The premise is Harry Stubbs is a former boxer and World War 1 veteran who has become basically a sort of repo man working for a law firm. When clients die with debts, he has the rather sleazy job of going to their relatives in search of money. This puts him in touch with the brother of an eccentric explorer who, allegedly, found a kingdom in the Antarctic or at least something incredibly valuable. Harry, himself, is skeptical but soon finds himself surrounded by people willing to believe in lost pre-human treasure.
The book is a side-story to the events of Into the Mountains of Madness. H.P. Lovecraft's famous story about a expedition to Antarctica which ends horribly when they encountered a group of aliens that destroyed them. It was, perhaps more famously, the basis for Ridley Scott's Prometheus and would have been a movie by Guillermo del Toro. Speaking as a huge fan of H.P. Lovecraft's work (I even wrote my own novels in the Mythos with the Cthulhu Armageddon series), I'm fairly critical of pastiches set in his world due to the fact most people just throw in some references and don't do much world-building. This is the opposite of that and really makes use of the period, place, and implications of the universe.
The book actually doesn't focus on the squid element of the Cthulhu Mythos and it's left ambiguous whether the supernatural is real or not. It's, instead, an occult mystery that causes Harry to question what is actually true versus what is the flights of fancy by people who desperately want the truth to be real. Harry, as a man who is self-educated, is torn between his own attraction to the idea of the fantastical versus his skepticism.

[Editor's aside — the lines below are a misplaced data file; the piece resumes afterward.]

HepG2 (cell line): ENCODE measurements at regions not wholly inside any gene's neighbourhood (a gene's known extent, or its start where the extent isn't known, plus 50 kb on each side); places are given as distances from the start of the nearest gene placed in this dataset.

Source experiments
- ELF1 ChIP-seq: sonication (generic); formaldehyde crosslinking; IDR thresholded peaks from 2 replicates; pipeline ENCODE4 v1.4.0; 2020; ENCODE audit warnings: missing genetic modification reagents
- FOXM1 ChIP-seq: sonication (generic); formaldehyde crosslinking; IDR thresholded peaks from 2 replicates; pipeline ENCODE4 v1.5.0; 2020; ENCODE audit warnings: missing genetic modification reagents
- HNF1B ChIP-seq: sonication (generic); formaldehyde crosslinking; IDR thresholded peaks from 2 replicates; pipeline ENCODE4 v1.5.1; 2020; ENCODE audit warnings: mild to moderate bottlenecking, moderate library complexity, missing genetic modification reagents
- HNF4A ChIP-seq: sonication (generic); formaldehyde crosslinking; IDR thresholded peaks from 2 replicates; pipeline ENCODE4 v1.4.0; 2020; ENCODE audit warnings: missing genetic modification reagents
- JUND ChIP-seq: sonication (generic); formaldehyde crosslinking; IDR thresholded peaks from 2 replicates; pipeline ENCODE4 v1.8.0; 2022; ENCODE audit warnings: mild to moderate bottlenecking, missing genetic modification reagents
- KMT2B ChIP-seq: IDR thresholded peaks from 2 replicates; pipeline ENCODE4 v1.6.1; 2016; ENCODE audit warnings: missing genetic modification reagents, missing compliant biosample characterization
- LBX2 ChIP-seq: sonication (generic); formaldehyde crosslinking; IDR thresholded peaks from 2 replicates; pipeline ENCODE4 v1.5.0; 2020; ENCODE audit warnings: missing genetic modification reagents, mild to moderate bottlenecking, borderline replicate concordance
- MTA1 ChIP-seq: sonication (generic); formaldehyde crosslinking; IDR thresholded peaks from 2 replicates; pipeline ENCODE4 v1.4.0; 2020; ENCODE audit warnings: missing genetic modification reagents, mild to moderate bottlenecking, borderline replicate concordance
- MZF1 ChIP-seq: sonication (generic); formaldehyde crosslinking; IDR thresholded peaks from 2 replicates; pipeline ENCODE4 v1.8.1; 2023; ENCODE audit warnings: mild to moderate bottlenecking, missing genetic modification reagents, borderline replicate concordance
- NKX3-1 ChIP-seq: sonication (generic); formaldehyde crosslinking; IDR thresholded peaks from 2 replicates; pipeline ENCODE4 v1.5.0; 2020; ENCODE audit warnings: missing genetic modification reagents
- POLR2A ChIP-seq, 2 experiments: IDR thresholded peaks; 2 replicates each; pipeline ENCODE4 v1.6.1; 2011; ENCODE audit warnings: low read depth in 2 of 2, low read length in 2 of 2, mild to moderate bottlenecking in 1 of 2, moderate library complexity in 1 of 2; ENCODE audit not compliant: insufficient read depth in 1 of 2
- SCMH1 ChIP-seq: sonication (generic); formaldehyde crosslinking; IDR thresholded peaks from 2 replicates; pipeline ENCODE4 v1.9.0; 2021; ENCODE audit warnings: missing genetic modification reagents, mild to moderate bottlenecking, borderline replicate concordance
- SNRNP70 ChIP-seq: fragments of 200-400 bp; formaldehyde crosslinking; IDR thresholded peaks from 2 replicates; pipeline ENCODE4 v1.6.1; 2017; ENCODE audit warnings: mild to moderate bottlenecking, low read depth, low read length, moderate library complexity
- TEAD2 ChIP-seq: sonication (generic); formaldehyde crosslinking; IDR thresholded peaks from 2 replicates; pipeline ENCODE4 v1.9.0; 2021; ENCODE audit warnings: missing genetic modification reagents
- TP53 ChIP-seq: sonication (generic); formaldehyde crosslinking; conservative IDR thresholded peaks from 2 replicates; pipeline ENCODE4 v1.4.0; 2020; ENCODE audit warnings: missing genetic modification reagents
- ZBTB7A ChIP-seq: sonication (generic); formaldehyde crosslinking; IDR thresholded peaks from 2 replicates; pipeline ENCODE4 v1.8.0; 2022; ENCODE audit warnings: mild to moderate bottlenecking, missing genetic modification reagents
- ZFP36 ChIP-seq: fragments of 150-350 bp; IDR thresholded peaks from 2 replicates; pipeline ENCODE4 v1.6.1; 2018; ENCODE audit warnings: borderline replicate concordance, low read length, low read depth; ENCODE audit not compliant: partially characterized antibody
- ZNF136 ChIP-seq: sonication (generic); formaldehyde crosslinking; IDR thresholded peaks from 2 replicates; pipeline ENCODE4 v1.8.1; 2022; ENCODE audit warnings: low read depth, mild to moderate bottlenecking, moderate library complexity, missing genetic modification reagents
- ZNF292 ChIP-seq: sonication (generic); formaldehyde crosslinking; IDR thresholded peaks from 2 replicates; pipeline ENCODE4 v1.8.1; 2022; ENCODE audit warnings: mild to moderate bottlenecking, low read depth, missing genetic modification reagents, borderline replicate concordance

Harry Stubbs is a very effective protagonist as you can believe he's tough enough to survive his encounters with cultists and fellow treasure hunters. He reminds me strongly of the best kind of characters created for the old Chaosium Call of Cthulhu RPG. While not a genius, he's also smarter than his appearance suggests and doesn't solve nearly as many problems with his fists as I'd expected.
David Hambling does an excellent job of evoking early 20th century Britain, making it feel authentic while also not dwelling on details. It's a place caught between a transition from a massive empire to a place currently on the decline. Working class Brits like Harry struggle to make ends meat while the adventurers/imperialists of the past are becoming romanticized legends. One moment that I liked was the discussion of the tartigrades that can survive in virtually any environment and how they might relate to something like the (unnamed) Elder Things.
The Elder Ice is short, far too short, and that's its biggest flaw but it's entertaining and does a great set up for the next volumes in the series. If you have a love for Cthulhu or even if you don't, then I think you'll like this. It's an excellent period piece that makes use of its setting while also alluded to but not requiring the works of H.P. Lovecraft to function. I also love the ending which reminded me of The Maltese Falcon.